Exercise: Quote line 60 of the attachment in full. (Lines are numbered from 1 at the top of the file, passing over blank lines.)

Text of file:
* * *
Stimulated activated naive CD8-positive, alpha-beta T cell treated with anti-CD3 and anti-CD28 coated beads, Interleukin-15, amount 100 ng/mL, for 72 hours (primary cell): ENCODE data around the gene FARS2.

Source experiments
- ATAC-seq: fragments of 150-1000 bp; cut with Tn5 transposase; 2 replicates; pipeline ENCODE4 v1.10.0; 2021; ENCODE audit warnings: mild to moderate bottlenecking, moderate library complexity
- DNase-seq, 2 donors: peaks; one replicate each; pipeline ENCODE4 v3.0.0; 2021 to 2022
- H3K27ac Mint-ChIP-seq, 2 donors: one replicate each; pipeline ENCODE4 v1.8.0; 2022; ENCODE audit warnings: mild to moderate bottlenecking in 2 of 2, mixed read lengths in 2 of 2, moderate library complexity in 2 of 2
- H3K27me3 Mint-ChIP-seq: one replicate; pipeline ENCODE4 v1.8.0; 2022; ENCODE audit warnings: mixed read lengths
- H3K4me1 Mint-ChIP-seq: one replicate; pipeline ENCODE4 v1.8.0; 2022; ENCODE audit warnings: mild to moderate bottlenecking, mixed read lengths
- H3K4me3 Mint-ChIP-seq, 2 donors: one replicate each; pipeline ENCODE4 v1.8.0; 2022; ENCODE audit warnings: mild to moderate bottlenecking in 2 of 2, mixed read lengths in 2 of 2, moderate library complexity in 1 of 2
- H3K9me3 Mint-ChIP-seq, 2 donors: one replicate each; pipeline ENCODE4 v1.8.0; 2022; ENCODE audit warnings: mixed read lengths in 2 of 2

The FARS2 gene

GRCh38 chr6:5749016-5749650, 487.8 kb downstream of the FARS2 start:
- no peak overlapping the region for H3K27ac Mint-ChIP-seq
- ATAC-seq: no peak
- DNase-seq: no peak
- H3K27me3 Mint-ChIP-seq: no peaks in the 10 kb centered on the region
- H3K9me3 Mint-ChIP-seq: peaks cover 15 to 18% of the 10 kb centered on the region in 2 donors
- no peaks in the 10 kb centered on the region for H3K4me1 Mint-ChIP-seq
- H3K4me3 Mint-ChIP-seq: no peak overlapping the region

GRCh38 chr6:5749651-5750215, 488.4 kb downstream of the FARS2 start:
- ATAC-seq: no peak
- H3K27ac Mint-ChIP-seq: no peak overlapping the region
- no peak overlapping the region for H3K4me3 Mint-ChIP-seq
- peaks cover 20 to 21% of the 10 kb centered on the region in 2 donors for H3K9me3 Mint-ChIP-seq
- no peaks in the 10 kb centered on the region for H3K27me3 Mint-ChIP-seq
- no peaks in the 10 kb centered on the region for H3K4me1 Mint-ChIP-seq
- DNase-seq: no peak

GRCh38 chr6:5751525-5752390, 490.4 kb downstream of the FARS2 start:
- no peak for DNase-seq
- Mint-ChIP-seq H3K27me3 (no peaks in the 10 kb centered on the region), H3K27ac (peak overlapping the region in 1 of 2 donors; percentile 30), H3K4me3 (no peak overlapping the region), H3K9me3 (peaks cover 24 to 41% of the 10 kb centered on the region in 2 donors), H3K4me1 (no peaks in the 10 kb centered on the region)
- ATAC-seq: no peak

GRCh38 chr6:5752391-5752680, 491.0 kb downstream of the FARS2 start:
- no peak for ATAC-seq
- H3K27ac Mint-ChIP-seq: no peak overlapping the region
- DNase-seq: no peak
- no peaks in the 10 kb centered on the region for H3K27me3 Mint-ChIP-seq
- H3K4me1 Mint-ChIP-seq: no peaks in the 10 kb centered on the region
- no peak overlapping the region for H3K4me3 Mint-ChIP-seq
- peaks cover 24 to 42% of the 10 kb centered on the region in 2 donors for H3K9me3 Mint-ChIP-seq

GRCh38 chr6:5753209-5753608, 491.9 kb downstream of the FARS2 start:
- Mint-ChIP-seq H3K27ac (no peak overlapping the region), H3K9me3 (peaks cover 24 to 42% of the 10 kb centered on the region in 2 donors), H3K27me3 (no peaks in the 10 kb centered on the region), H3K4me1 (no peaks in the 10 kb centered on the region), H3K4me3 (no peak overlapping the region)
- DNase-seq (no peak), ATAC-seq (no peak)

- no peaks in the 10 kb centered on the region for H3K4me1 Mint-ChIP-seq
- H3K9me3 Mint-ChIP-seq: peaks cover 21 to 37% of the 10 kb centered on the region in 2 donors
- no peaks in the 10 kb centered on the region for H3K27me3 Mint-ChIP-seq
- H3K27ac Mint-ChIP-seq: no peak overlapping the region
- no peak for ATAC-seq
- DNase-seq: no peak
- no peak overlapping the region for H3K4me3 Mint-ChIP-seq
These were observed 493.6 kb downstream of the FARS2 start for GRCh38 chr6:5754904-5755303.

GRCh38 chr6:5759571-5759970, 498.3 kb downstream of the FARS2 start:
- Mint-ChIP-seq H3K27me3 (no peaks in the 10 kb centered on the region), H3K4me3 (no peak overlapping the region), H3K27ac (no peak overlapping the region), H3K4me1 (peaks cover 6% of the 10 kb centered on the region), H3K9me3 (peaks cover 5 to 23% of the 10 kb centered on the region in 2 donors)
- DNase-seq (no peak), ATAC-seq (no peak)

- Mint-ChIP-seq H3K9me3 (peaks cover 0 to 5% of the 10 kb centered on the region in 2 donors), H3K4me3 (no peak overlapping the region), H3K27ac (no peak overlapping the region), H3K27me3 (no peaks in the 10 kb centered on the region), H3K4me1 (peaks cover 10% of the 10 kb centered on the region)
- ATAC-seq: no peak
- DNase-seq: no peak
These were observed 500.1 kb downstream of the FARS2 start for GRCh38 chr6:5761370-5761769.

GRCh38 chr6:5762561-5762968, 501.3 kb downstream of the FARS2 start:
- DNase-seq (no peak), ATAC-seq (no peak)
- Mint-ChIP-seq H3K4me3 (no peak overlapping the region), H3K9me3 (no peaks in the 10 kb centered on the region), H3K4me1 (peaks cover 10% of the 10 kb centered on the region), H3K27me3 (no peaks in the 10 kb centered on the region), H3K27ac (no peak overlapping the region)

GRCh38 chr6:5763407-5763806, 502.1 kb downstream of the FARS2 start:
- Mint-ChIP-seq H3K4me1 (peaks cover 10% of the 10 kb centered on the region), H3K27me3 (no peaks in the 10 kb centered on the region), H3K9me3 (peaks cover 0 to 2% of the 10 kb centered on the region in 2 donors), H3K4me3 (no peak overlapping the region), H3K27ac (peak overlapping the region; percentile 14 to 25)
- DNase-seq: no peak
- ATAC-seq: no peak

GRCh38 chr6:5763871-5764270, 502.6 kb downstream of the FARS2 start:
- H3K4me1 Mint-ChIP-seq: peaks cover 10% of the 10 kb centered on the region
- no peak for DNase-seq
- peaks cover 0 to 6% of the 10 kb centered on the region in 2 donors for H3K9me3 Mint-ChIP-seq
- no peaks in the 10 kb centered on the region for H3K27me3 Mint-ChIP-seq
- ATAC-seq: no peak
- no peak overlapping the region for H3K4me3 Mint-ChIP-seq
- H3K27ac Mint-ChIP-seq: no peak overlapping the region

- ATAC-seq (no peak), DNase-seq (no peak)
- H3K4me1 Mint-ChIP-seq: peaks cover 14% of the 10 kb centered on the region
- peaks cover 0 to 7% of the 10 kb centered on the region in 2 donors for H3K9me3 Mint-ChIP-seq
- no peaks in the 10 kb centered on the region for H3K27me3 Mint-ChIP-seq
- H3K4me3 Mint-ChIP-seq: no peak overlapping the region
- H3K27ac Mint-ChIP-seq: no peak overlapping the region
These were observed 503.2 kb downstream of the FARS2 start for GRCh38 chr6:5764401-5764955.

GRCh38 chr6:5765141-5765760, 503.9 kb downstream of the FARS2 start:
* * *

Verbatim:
GRCh38 chr6:5763407-5763806, 502.1 kb downstream of the FARS2 start: